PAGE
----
[ACCEPTED]-SQL Server 2008 Unique Column that is Case Sensitive-sql-server-2008
The uniqueness can be enforced with a unique 20 constraint.
Whether or not the unique index 19 is case-sensitive is defined by the server's 18 (or the table's) collation.
You can get the current 17 collation of your database with this query:
SELECT DATABASEPROPERTYEX('AdventureWorks', 'Collation') SQLCollation;
and 16 you should get something like:
SQLCollation ———————————— SQL_Latin1_General_CP1_CI_AS
Here, the 15 "CI_AS" at the end of the collation means: CI 14 = Case Insensitive, AS = Accent sensitive.
This 13 can be changed to whatever you need it to 12 be. If your database and/or table does have 11 a case-sensitive collation, I would expect 10 that the uniqueness of your index will be 9 case-sensitive as well, e.g. your abcdef and ABCDEF should 8 be both acceptable as unique strings.
I 7 just tried this (SQL Server 2008 Developer 6 Edition x64) - works for me (my database 5 is generally using the "Latin1_General_CI_AS 4 collation, but I can define a different 3 one per table / per VARCHAR column even):
CREATE TABLE TestUnique (string VARCHAR(50) COLLATE SQL_Latin1_General_Cp1_CS_AS) CREATE UNIQUE INDEX UIX_Test ON dbo.TestUnique(string) INSERT INTO dbo.TestUnique(string) VALUES ('abc') INSERT INTO dbo.TestUnique(string) VALUES ('ABC') SELECT * FROM dbo.TestUnique
and 2 I get back:
string ABC abc
and no error about the unique 1 index being violated.
In case some one needs to do it on an existing 2 table which already has a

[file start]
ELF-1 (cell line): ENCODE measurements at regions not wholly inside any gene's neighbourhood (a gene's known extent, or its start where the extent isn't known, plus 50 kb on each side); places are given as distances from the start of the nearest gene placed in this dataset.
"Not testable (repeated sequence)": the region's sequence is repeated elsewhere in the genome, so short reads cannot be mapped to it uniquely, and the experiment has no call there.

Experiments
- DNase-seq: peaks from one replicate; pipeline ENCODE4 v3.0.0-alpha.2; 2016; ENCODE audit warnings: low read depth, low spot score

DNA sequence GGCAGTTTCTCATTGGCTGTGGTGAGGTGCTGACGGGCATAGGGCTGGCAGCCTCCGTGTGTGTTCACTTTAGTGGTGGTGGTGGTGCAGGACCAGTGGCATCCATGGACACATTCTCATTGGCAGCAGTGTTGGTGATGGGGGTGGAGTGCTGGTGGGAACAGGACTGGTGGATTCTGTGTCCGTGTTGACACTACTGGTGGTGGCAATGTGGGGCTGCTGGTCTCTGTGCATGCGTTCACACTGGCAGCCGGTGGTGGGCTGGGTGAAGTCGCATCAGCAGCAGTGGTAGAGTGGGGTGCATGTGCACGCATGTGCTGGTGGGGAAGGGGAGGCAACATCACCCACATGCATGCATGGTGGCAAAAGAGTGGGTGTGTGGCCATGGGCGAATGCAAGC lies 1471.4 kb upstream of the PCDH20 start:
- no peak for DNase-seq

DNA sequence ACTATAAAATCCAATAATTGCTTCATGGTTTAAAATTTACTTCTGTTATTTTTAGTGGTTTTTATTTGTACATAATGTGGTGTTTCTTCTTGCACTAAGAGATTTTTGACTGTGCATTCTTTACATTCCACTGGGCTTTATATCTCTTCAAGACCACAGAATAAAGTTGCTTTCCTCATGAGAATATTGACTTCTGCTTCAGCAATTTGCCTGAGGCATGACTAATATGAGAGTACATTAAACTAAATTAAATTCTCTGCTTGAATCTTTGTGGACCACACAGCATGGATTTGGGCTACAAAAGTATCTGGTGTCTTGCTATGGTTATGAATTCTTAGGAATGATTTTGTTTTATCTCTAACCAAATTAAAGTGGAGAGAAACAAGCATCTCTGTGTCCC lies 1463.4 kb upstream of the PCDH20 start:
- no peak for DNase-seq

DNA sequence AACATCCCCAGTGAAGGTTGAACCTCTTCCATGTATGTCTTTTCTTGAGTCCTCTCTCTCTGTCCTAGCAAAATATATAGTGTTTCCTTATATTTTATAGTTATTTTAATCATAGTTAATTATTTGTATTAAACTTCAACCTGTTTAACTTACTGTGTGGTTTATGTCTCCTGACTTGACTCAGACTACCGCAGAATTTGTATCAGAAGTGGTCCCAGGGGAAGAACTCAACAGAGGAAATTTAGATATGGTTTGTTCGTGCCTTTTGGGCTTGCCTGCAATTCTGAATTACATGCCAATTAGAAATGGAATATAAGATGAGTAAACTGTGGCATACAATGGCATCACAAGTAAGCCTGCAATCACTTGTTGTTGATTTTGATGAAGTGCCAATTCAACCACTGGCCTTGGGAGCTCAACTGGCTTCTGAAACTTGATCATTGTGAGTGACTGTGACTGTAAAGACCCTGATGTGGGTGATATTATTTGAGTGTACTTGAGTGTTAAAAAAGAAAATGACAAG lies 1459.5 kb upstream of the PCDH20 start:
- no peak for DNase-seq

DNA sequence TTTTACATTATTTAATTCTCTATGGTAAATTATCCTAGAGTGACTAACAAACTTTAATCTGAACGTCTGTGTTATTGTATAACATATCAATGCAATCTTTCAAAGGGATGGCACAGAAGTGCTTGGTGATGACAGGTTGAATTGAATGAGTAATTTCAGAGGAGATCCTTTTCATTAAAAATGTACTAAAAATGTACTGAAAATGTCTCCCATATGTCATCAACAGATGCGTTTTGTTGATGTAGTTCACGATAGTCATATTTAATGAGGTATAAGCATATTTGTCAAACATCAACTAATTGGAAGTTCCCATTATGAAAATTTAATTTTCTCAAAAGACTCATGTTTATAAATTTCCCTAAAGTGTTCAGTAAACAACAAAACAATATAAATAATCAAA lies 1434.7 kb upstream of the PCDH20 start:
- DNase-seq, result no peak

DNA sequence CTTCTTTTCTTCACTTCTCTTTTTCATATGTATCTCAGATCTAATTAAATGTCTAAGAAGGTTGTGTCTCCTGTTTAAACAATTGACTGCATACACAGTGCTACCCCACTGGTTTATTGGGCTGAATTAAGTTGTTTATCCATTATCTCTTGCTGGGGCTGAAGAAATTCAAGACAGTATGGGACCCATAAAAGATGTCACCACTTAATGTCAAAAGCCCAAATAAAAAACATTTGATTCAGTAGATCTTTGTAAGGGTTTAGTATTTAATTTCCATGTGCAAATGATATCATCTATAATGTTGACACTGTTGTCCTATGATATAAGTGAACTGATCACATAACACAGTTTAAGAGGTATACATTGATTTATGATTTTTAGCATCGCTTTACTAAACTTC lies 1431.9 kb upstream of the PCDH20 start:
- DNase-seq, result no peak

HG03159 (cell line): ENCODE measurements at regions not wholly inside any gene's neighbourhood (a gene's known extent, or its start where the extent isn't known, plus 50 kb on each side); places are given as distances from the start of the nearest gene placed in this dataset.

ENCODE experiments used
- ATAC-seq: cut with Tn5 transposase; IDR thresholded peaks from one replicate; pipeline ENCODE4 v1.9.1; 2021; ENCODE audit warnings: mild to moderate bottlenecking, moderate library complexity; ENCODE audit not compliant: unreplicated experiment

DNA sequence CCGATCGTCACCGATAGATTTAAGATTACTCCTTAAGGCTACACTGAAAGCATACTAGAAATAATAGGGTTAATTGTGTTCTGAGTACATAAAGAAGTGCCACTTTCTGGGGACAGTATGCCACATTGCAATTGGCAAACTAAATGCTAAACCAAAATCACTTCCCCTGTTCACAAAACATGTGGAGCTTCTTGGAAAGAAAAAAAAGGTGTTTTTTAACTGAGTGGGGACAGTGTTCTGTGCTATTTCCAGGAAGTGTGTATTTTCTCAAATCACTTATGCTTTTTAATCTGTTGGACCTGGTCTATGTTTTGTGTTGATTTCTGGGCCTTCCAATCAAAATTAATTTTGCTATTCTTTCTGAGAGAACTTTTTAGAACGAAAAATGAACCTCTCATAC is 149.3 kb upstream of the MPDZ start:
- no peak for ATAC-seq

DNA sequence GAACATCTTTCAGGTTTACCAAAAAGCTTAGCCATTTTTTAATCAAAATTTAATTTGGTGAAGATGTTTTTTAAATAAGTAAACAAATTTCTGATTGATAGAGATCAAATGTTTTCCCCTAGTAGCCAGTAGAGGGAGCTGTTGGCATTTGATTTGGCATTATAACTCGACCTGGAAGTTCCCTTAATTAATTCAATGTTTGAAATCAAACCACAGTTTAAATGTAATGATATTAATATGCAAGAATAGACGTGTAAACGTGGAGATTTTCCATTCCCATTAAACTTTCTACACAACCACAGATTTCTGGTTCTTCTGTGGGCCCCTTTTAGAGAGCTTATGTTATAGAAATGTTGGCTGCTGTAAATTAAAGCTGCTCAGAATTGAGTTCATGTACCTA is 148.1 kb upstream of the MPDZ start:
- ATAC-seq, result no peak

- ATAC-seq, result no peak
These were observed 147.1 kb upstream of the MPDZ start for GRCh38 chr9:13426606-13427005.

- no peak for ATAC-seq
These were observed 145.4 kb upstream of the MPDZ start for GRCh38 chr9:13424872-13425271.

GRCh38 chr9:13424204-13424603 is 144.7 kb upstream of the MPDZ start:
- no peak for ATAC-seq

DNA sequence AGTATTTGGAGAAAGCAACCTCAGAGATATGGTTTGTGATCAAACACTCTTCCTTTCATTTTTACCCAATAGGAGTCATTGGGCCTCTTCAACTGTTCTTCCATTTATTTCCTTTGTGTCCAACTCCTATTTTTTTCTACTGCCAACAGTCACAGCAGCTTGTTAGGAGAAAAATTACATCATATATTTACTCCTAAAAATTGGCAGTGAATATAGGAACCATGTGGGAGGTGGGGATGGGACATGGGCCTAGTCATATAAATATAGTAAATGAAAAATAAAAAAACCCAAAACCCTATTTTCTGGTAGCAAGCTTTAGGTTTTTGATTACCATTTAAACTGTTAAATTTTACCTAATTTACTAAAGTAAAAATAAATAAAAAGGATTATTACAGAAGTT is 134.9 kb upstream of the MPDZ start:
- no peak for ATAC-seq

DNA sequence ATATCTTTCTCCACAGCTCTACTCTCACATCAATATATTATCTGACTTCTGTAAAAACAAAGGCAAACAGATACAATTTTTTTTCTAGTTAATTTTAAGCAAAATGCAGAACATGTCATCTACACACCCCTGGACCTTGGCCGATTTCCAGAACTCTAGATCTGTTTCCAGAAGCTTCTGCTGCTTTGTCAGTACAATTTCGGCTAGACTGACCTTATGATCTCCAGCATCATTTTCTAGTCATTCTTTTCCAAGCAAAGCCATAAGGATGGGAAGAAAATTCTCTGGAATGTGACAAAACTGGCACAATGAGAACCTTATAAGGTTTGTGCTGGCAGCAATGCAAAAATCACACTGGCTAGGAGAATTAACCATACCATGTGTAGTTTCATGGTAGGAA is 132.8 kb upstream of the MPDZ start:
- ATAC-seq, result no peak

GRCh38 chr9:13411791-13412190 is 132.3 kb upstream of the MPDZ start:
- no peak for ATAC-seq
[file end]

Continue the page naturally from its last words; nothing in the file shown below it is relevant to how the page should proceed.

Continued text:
unique key/index defined on a 1
nvarchar column, here is the script.
ALTER TABLE [YourTable] DROP CONSTRAINT [UIX_YourUniqueIndex] GO ALTER TABLE [YourTable] ALTER COLUMN [YourColumn] [nvarchar](50) COLLATE Latin1_General_CS_AS NOT NULL; GO ALTER TABLE [YourTable] ADD CONSTRAINT [UIX_YourUniqueIndex] UNIQUE NONCLUSTERED ( [YourColumn] ASC )WITH (PAD_INDEX = OFF, STATISTICS_NORECOMPUTE = OFF, SORT_IN_TEMPDB = OFF, IGNORE_DUP_KEY = OFF, ONLINE = OFF, ALLOW_ROW_LOCKS = ON, ALLOW_PAGE_LOCKS = ON) ON [PRIMARY] GO
I needed to import data from a case sensitive 9 database. When I tried to put the primary 8 key on the column that is the primary key 7 on the source I couldn't do it because of 6 duplicate keys. I changed the collation 5 for the column (varchar) to case sensitive 4 (Right click on the table, choose Design, highlight 3 the column you want to change and click 2 on the elipsis in Collation) and now it 1 works fine. (SQL Server 2008 R2 64 bit).
Thanks @Devraj Gadhavi for the step by step 13 as this is exactly what I needed to do as 12 well. I was about to make those scripts 11 but then (using SSMS 2008R2), I achieved 10 the same in a more lazy :-) way. In the 9 tree view I located my table and column 8 and then right clicked on the column I wanted 7 to change the collation on and chose 'Modify'. In 6 the displayed window, I changed the collation 5 in the properties to the case sensitive 4 one, then anywhere in the open space at 3 the top section of the window (where the 2 columns are listed in table form) I right 1 clicked and chose "Generate Change Script..."
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